MAN: I think the sharks have just as much right to be in the water as we have, and they are entitled to be there.

WOMAN: I think if they wanted to attack people there would be more attacks, because there are a lot out there. So basically, you take your chances. (laughs)

[WALKIE-TALKIE CHATTER “Copy lookout? Copy. Copy Noordhoek? Copy. Okay guys, stand by.”]

FITZPATRICK: The shark spotting program does more than safeguard the beach. Yvonne Kamp says it increases awareness about the role sharks play in the marine ecosystem. And it provides jobs.

KAMP: The shark spotting program is primarily a safety program, but it's also creating opportunities for people, like the shark spotters. A lot of them of them were unemployed. So there’s a lot of other spin-offs from the program besides the safety of the people in the water.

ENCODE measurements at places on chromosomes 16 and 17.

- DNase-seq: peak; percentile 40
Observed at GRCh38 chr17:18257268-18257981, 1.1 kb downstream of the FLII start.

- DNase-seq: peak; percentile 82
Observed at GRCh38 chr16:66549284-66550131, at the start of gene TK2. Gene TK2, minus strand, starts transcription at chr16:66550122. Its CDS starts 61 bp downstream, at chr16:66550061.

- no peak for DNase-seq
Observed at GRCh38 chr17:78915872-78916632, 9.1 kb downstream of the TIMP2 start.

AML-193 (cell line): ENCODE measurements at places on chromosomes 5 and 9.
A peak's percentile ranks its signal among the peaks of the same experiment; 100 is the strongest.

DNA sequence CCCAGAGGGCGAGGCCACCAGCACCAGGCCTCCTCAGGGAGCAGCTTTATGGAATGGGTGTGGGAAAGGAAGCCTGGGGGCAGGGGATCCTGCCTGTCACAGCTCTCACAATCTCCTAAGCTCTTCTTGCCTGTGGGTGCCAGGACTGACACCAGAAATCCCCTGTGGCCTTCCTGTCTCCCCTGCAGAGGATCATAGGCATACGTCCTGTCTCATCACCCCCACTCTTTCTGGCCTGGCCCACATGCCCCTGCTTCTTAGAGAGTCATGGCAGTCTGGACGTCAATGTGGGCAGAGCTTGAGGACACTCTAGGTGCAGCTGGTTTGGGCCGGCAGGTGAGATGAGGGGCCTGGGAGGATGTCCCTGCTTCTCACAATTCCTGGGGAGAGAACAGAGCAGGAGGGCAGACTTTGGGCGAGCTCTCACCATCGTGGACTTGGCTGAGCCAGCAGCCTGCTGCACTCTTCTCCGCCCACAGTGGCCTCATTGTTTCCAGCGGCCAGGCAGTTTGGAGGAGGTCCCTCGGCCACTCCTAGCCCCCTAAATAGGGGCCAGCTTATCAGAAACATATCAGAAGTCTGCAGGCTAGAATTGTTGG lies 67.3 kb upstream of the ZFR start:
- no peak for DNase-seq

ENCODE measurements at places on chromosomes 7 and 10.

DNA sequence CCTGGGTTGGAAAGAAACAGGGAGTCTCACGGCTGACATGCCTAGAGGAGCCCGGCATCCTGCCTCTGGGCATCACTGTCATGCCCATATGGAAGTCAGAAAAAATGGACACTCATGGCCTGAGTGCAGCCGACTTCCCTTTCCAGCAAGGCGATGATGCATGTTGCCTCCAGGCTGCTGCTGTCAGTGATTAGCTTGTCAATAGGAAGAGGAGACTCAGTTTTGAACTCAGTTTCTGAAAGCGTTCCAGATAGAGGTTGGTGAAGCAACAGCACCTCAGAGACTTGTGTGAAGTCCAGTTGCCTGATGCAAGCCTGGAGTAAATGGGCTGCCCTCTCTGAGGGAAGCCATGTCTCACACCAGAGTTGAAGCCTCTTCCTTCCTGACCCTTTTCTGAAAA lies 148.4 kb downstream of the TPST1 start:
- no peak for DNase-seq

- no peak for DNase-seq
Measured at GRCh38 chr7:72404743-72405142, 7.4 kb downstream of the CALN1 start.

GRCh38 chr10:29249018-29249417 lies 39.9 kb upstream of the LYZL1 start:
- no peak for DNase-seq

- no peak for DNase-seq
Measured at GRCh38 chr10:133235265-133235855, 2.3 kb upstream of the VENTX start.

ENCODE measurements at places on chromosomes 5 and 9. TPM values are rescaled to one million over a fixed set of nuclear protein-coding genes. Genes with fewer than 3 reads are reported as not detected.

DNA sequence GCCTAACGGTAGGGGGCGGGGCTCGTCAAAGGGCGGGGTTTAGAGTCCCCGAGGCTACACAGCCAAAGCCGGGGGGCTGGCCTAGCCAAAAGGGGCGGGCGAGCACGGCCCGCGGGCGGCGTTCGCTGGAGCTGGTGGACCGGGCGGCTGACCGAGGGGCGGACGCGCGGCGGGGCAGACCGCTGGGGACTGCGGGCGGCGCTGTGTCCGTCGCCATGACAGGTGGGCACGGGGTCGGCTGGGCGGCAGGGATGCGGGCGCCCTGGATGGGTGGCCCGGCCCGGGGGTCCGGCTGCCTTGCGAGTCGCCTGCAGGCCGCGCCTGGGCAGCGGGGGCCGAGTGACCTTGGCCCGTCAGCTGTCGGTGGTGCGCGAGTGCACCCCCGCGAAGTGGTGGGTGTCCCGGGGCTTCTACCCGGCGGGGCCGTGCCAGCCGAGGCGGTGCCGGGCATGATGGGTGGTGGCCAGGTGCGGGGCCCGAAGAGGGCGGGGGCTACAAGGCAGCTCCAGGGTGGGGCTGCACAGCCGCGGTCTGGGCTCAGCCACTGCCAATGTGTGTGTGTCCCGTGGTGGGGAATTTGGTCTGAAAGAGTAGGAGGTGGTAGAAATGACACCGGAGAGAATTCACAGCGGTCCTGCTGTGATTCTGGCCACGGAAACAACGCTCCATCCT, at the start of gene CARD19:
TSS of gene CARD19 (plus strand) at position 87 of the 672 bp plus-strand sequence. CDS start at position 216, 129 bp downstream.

[WALKIE-TALKIE CHATTER “I just need a situation, please give me your situation, please.”]

FITZPATRICK: The spotting team seems to be beating the odds. According to Shark Attack File, a group that tracks incidents worldwide, roughly 90 shark bites are reported each year. On average, six people are killed. But since the spotters began protecting ten popular beaches, they haven’t had a single shark attack.

[WALKIE-TALKIE CHATTER “Okay, can I get the situation please.”]

FITZPATRICK: For Living on Earth, I’m Terry Fitzpatrick in Cape Town.


Related links:
- Shark Spotters website
- Global Shark Attack File

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Big Screen Science

Hollywood Science: Movies, Science and the End of the World (Photo: Columbia University Press)

GELLERMAN: From Bruce the shark—to a close encounter of a different kind.


GELLERMAN: Extra terrestrials are extra popular on the big screen. In fact, a third of the top grossing movies are science fiction films. Think: Jurassic Park, The Invasion of the Body Snatchers, AI, Blade Runner, Spiderman… Sci Fi flicks feature flights of fantasy that can transport us beyond our imaginations, but not all the science in the movies measures up to the standards of Sidney Perkowitz. He’s a physicist at Emory University and author of the new book, “Hollywood Science: Movies, Science and the End of the World.” Professor Perkowitz, welcome to Living on Earth.